To the everyday American, a liberal is a person who votes Democrat, wants more government regulation, supports the redistribution of wealth from rich to poor, favors gun regulations, loves public education, and mostly stands in opposition to what passes as “conservative” these days.
This, in reality, is anti-liberalism. In fact, they are rather moderate socialists.
The change in meaning came about somewhere around 1900 in English speaking countries. Tragic, but it's more than just a definition disfigurement.
What Is Liberalism?
Liberalism is a comprehensive philosophy, the political creed, of those who favor liberty above the power of the state.
The use of state power is the use of physical force, one individual manipulating the will of another to his wishes under the threat of physical harm. Recognizing this is important because liberty is about real life, not merely an intellectual abstraction.
Pacifists are forced, through taxation, to pay for killing machines; vegetarians are coerced into subsidizing junk food and grazing land for cattle. Liberalism argues that no one should be faced with torture or death because of where her conscience leads her.
The origins of liberal anti-statism go back at least to the mid-17th-century English Levellers, who said that natural rights could be evolved from natural law.
It is this natural rights tradition that was the basis for the principles expressed in the American Declaration of Independence.
But liberal insights pre-date the Enlightenment and even have precedent in the ancient world.
So, let's get it in still sharper focus.
John Locke (1632-1704), is often credited with founding classical liberalism.
Liberal thinking permeates German classical poetry as in the works of Schiller and Goethe.
Frédéric Bastiat, the great French economist, was a brilliant liberal writer.
The 20th century's greatest economist, Ludwig von Mises, wrote the thoroughgoing, Liberalism: In the Classical Tradition.
Scottish philosopher and "first economist," Adam Smith, described in 1776 the outrageous idea of "allowing every man to pursue his own interest in his own way, upon the liberal plan of equality, liberty, and justice."
The remarkable fruits attributed to liberalism resulted in a Great Enrichment in Europe and the Anglosphere of real, inflation-corrected incomes per head, from 1800 to the present, by about 3,000%.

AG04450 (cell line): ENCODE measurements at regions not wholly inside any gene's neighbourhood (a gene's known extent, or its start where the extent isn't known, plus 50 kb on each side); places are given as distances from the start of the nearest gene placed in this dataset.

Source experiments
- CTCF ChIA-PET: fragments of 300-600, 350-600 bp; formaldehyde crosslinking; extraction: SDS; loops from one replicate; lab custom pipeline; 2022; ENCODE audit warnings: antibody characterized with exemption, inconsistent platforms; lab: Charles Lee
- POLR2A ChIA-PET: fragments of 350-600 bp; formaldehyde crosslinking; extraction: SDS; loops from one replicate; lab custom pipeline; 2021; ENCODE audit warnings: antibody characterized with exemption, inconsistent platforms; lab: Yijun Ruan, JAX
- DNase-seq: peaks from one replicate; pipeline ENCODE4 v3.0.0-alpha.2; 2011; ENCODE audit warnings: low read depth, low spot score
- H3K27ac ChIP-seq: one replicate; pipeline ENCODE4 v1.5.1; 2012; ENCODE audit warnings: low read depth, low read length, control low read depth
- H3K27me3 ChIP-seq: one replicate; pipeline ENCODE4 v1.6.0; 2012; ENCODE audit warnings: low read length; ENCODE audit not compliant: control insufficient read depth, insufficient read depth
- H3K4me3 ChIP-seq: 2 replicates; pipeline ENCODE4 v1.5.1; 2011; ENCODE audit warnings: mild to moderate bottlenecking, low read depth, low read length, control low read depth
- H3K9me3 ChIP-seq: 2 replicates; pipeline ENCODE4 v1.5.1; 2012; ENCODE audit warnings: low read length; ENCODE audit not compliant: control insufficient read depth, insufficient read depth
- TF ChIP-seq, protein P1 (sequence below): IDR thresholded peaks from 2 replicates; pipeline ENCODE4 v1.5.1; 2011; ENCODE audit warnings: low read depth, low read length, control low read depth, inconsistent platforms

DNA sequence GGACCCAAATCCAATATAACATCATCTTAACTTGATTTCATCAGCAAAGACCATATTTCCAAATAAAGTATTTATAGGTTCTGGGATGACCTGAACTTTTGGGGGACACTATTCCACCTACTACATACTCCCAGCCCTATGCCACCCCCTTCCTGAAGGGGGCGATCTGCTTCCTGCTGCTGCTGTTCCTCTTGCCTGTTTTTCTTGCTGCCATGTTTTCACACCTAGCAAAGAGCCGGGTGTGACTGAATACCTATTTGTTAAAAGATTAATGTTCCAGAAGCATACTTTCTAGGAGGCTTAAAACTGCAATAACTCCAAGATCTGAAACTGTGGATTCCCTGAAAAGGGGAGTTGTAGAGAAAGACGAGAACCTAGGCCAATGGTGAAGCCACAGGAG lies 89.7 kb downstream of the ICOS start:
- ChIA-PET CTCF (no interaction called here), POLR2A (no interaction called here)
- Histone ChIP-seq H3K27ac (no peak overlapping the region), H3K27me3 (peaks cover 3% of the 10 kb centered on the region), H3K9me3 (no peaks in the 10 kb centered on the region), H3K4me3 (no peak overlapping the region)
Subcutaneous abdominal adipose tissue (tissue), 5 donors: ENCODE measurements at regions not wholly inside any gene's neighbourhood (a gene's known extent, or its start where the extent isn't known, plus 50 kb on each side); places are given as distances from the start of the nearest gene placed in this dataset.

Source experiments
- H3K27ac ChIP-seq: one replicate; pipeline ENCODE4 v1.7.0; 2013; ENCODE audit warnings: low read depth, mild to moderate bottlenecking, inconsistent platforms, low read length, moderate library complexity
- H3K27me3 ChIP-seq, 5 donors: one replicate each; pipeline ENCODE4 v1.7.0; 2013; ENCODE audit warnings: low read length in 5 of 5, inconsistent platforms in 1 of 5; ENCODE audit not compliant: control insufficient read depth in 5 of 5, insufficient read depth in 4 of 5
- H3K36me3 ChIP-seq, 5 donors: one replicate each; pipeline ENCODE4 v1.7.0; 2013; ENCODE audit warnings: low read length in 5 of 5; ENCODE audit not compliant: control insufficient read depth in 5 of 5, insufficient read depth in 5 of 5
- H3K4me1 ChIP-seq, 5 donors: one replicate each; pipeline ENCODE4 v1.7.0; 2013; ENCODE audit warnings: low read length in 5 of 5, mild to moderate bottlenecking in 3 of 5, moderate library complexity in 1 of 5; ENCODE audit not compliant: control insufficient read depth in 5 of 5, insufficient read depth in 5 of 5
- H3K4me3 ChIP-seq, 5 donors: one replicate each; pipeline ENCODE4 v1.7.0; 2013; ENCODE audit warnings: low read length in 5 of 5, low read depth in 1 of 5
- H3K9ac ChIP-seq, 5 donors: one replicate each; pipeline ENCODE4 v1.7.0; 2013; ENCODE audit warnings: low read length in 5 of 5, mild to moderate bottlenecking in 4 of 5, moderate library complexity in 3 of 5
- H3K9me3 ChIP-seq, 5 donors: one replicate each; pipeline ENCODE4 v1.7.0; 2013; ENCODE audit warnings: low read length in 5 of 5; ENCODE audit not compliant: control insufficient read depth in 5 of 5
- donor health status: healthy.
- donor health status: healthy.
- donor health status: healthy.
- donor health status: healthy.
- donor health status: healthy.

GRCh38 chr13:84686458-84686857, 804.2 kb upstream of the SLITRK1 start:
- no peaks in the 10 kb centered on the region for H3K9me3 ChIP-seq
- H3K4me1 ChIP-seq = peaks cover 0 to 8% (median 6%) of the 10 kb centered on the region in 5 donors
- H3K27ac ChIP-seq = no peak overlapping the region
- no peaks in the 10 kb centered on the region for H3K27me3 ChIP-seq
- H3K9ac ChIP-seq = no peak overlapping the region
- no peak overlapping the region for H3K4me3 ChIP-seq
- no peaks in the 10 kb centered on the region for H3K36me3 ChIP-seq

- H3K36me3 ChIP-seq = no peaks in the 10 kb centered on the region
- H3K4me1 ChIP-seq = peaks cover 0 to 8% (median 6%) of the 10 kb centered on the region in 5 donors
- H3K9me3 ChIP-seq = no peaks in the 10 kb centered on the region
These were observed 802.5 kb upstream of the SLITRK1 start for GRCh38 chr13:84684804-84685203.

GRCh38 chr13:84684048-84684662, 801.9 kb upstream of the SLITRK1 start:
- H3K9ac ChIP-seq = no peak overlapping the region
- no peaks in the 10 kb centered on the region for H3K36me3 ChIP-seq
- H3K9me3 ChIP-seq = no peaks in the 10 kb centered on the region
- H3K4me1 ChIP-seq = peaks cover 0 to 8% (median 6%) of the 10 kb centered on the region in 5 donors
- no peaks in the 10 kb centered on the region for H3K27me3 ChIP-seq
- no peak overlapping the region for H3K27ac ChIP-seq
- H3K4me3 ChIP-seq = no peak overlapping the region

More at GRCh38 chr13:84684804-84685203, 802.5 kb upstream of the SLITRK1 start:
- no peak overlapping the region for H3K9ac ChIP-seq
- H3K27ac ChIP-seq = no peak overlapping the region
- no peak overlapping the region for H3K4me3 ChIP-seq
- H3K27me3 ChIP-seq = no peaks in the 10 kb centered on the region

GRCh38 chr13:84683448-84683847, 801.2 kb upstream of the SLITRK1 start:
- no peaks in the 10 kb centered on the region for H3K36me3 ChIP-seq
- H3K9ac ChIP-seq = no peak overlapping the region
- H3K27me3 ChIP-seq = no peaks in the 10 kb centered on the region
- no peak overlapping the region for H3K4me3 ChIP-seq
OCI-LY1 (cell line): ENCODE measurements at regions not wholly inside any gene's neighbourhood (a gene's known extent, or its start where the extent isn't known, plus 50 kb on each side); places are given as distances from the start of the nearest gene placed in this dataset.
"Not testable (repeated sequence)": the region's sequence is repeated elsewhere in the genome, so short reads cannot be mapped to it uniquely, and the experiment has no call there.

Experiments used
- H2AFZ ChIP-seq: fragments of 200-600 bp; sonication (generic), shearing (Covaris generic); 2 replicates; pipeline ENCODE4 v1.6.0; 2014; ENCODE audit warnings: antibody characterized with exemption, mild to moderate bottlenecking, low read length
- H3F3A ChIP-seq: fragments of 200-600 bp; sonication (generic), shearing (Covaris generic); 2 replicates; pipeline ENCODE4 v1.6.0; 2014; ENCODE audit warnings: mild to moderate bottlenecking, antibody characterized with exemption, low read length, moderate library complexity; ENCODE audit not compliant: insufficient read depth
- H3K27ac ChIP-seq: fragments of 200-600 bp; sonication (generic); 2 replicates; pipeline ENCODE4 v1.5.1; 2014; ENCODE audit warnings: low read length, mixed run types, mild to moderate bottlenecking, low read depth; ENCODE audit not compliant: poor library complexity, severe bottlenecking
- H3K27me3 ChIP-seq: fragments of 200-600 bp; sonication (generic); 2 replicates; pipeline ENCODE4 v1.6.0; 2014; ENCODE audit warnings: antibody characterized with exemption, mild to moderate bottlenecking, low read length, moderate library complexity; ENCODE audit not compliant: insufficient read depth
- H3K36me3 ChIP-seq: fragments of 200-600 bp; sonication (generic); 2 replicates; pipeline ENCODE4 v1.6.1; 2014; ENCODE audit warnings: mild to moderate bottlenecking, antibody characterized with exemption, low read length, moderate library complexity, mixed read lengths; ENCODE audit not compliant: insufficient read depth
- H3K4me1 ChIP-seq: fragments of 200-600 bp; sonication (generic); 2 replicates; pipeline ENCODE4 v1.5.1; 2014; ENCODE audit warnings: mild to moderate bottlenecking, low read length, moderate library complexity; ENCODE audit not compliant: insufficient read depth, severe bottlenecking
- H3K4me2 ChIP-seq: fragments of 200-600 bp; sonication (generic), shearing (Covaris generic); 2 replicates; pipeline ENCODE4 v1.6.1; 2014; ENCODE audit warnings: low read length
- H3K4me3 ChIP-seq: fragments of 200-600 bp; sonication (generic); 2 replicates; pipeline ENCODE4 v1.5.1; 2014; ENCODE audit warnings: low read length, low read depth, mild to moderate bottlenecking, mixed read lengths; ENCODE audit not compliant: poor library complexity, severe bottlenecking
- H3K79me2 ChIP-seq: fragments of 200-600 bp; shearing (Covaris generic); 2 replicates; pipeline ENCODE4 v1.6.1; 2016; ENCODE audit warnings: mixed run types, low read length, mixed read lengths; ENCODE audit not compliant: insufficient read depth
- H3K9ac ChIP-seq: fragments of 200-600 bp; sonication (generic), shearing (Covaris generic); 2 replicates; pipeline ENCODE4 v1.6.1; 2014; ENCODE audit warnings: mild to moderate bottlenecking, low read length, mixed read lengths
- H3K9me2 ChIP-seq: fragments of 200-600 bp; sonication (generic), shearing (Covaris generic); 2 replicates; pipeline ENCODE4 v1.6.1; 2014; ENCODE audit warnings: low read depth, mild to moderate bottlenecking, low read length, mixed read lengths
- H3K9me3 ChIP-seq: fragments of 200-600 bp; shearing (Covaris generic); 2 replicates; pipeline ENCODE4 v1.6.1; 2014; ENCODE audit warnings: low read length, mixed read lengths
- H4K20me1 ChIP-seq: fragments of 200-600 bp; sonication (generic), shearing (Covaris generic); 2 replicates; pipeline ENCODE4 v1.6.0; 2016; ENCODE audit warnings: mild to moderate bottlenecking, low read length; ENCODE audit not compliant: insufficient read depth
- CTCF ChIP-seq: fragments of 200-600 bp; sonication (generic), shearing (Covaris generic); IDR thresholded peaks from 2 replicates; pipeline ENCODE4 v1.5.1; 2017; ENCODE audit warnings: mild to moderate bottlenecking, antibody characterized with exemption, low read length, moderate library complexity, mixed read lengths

Recognizing that the whole of the earth's surface is an economic territory is liberal thinking. Liberalism is a world-embracing political concept with free trade and free migration—just as much between nations as within nations—at its core.
So, liberalism means a return in spirit to the dawn of 1776, to "the obvious and simple system of natural liberty." True liberalism holds the oldest and best traditions of American freedom.
But, for all it's valuable historical foundation and rich and sweeping literature, the term liberalism just couldn't move beyond the nineteenth century in America without changing its meaning.
Historian Ralph Raico lamented that, “no serious effort has been made to provide an overall account of the history of liberalism."
Unfortunately, the regrettable loss of the word liberal made it necessary to substitute contrived mealy surrogate labels like the qualified "classical" liberalism and "authentic" liberalism, and "libertarian."
What to do? Reclaim liberalism. Rescue the once-proud term from those who use it incorrectly.
Let's not dismiss this idea outright. Hear me out.
Disruption and outside-the-box-thinking are, apparently, in popular favor. So, I'm asking my government representatives and those in journalism and the news media to start using the term in its accurate meaning. People calling others liberal on the social media hive mind, you are using the wrong word.
America was once the liberal country par excellence. Now that you know more of the story about the pro-liberty orientation the term liberal originally denoted, maybe you, mirabile dictu, will consider yourself a liberal, too.
This article was originally published on FEE.org. Read the original article.